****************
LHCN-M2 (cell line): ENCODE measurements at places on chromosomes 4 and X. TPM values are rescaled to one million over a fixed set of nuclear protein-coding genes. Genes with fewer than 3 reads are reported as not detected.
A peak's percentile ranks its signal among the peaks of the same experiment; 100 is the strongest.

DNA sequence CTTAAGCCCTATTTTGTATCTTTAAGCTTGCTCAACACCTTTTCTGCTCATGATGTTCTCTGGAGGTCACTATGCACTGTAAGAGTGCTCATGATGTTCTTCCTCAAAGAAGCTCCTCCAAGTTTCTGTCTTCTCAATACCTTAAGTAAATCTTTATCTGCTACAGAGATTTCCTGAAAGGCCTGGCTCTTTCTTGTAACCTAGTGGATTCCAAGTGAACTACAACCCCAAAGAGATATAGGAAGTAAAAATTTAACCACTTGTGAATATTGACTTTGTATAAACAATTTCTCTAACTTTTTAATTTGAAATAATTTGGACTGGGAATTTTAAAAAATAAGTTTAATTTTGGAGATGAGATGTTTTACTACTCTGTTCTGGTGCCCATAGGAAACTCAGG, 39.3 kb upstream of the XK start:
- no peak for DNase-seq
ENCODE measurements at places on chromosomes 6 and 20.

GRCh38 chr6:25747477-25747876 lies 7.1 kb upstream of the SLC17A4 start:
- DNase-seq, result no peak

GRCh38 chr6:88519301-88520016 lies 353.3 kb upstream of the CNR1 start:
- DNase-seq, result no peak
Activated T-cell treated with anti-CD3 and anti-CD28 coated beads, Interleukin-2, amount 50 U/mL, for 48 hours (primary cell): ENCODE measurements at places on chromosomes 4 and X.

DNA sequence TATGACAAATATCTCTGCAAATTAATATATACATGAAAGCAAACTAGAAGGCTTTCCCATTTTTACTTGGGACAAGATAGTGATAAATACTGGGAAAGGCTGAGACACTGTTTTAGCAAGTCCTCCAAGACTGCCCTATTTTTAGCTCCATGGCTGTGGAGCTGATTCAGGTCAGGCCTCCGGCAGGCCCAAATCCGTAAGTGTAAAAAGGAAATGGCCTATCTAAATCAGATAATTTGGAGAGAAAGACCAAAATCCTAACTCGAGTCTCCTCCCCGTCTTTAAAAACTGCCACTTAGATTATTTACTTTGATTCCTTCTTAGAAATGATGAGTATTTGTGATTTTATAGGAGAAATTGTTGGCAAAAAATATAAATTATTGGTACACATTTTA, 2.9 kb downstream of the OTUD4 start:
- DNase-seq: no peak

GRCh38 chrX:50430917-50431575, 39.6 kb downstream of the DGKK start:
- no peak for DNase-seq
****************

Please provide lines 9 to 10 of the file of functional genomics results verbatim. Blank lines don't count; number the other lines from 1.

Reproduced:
- DNase-seq, result no peak
Activated T-cell treated with anti-CD3 and anti-CD28 coated beads, Interleukin-2, amount 50 U/mL, for 48 hours (primary cell): ENCODE measurements at places on chromosomes 4 and X.